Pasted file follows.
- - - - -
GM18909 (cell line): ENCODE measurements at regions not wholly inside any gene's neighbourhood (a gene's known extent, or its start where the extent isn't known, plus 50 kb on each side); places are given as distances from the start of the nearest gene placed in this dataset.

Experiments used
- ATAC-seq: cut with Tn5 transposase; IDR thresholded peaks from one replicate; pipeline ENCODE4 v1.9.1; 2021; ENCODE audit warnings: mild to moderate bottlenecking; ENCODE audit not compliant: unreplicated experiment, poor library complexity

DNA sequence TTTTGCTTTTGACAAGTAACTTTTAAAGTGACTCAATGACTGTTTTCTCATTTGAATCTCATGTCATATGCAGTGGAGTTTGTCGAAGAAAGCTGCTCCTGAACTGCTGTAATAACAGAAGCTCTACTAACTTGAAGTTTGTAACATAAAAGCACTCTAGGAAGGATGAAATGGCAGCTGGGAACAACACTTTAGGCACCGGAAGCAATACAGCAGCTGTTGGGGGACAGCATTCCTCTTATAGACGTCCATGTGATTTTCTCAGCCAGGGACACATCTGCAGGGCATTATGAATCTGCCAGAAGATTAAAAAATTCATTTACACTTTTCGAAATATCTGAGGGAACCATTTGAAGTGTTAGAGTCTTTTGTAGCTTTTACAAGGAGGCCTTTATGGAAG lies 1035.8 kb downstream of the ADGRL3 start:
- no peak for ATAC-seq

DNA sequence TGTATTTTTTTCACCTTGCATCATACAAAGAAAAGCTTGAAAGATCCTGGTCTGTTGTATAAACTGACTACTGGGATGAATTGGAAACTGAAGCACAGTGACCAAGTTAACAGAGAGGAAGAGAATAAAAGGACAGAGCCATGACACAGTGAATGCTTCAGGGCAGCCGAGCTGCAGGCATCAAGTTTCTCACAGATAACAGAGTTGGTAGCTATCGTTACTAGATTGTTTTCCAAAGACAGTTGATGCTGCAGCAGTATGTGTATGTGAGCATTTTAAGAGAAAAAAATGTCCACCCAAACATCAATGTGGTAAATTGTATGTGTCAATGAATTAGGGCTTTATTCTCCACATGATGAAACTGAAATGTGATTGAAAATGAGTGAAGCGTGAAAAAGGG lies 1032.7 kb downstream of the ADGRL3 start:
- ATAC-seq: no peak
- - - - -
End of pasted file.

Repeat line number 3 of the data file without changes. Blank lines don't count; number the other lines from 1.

- ATAC-seq: cut with Tn5 transposase; IDR thresholded peaks from one replicate; pipeline ENCODE4 v1.9.1; 2021; ENCODE audit warnings: mild to moderate bottlenecking; ENCODE audit not compliant: unreplicated experiment, poor library complexity